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‘Superbugs’ breed in City’s polluted waters

Children play at Zandvlei mouth as it runs out to sea at Muizenberg. The water has for months been too polluted for recreational use.
The ongoing and widespread pollution of Cape Town’s waterways is contributing to antibiotic resistance, which is a growing and serious global health problem, according to pre-eminent scientists.
The pollution is caused by sewage spills, human and chemical waste being discarded into the storm water system, and poorly treated effluent released from waste water treatment works.
It is well documented that pharmaceutical compounds, including antibiotics, are found in sewage.
As a result, bacteria exposed to low levels of antibiotics and other persistent chemical compounds, develop antibiotic resistance, leading to the emergence of ‘superbugs’.

Widespread pollution

For the first time in Cape Town’s history, all its popular recreational water bodies – Zandvlei, Rietvlei, Zeekoevlei, and the Milnerton Lagoon – have been closed for months due to ongoing pollution, largely related to chronic sewage inflows.

In the past, these water bodies have been individually closed for short periods due to temporary pollution incidents that pose a health risk for even intermediate contact use such as kayaking, sailing, and fishing, but never all of them together or for such an extended period.

Zandvlei at Muizenberg, plagued by numerous sewage spills resulting in temporary closures last year, was closed for recreational use on 25 May, having only been partially reopened on Friday 1 October.

Rietvlei near Milnerton, which in the past five years was only closed for a week in 2019 due to a toxic algal bloom, was closed to public use on 24 June due to water quality tests revealing e.coli – a bacteria indicating faeces in the water – being above the acceptable limit.

Ongoing sewage spills then resulted in Zeekoevlei being closed on 15 July. At the time of writing, all three of these water bodies remained closed.

Meanwhile, pollution of Milnerton Lagoon, which receives effluent from the Potsdam Waste Water Treatment Works, resulted in the Green Scorpions (the provincial environmental management inspectorate) issuing a directive to the City of Cape Town in November last year, ordering the City to clean it up.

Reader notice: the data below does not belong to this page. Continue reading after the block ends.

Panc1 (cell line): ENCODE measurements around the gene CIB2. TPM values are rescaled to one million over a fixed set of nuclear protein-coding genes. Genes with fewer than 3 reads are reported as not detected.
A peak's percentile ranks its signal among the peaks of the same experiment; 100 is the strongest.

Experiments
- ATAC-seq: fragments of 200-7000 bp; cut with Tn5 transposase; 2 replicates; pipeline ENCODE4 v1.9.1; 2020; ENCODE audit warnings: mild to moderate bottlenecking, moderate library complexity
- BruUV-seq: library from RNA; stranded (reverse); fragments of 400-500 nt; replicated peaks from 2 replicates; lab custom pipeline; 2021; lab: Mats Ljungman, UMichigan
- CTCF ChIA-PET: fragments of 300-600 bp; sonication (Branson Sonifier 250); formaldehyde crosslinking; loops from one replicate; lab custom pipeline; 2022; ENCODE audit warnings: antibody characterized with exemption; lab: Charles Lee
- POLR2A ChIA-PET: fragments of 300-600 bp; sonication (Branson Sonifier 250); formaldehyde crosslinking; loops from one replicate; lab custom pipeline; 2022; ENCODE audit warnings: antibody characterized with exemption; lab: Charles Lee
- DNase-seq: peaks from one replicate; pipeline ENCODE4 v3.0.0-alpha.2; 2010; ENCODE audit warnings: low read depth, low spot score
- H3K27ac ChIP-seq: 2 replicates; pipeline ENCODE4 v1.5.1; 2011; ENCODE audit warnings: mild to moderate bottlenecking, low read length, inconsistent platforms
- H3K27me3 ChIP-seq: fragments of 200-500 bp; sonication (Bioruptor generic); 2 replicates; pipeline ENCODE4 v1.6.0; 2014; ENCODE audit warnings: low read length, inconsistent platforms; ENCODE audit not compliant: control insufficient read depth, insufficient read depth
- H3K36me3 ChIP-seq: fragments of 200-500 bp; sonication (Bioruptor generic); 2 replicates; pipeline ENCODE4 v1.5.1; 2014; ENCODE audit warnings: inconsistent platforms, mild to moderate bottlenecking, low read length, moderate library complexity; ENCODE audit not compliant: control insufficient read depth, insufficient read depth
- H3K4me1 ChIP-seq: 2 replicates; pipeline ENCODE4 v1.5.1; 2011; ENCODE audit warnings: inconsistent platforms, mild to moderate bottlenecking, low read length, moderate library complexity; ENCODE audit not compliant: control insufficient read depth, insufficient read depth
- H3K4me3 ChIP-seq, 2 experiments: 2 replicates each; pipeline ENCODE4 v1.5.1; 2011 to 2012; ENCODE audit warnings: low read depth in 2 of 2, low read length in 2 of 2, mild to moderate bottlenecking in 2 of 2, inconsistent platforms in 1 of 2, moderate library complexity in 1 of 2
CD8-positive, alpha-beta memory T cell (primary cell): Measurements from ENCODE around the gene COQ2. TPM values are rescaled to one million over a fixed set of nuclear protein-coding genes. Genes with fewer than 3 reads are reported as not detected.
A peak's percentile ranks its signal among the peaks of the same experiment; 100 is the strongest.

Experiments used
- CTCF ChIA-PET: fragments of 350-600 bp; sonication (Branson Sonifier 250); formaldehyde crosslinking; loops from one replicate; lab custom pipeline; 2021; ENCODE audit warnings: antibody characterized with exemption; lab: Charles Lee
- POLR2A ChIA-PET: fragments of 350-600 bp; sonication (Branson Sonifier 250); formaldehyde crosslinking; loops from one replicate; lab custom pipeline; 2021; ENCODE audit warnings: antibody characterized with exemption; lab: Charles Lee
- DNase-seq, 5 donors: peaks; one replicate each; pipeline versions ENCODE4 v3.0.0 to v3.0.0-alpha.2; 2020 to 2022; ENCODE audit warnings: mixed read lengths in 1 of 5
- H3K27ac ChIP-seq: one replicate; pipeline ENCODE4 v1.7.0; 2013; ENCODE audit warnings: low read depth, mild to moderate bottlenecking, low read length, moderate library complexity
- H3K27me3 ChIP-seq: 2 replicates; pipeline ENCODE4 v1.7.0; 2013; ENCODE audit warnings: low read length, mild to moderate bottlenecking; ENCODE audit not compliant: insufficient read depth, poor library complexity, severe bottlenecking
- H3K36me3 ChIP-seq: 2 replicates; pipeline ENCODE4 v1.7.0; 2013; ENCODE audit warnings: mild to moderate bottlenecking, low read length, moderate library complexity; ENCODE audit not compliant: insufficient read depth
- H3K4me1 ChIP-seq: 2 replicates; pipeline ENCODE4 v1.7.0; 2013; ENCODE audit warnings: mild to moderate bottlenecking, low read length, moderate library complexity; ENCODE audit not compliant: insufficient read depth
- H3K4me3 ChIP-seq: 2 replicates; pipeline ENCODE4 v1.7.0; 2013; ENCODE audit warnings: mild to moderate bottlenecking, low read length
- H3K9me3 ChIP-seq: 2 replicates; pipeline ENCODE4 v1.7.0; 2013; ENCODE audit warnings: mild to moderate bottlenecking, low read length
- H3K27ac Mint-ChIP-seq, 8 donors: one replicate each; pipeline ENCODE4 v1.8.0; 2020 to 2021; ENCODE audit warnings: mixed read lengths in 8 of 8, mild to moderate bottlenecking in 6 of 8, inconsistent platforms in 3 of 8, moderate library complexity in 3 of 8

The directive was appealed by the City but legal project manager at the Organisation Undoing Tax Abuse, Andrea Korff, says the City submitted their response to the Green Scorpions on 27 August. Korff said OUTA has requested sight of this response but have as yet to receive a copy.

Korff said last week the City stated they would receive feedback from the Green Scorpions in two weeks time.

Meanwhile, head of the Milnerton Central Residents Association environmental portfolio, Caroline Marx, said the City’s own tests showed “shockingly high” levels of e.coli in the lagoon.

She said as a result, the lagoon remains closed for recreational water users.

Drug resistance

In June, Mother City News reported on a recently published peer-reviewed scientific paper revealing the antibiotic Sulfamethoxazole is present in False Bay’s water. It, along with other pharmaceutical compounds, was present in the sediment, seaweed, and marine invertebrates such as mussels, limpets, sea snails, sea urchins, and starfish.

The study by scientists Cecilia Y. Ojemaye and Leslie Petrik from the University of the Western Cape’s Chemistry Department showed Sulfamethoxazole and other pharmaceutical compounds such as Diclofenac (Voltaren) were accumulating up the marine food chain.

The pharmaceutical compounds enter the environment from waste water, but waste water treatment technology does not remove these persistent chemical compounds which enter the waste stream due to their not being fully metabolised by users, or due to unused or expired medication being flushed into the sewerage system. Additionally, waste water from hospitals and clinics, highly likely to contain pharmaceutical compounds including antibiotics, flow to municipal waste water treatment works which often do not meet national minimum treatment guidelines for the removal of bacteria.

This results in bacteria such as e.coli, as well as more dangerous bacteria such as Salmonella and Hepatitus A being exposed to low levels of antibiotics released into the environment, and developing resistance.

In their paper (Environment Around False Bay, Cape Town, South Africa: Occurrence and Risk-Assessment Study – published in Environmental Toxicology and Chemistry in March this year) Petrik and Ojemaye note that Sulfamethoxazole accumulates in edible seaweeds. This meant “this compound could result in the development of antibiotic resistance by humans and other marine organisms that consume this seaweed and many others”.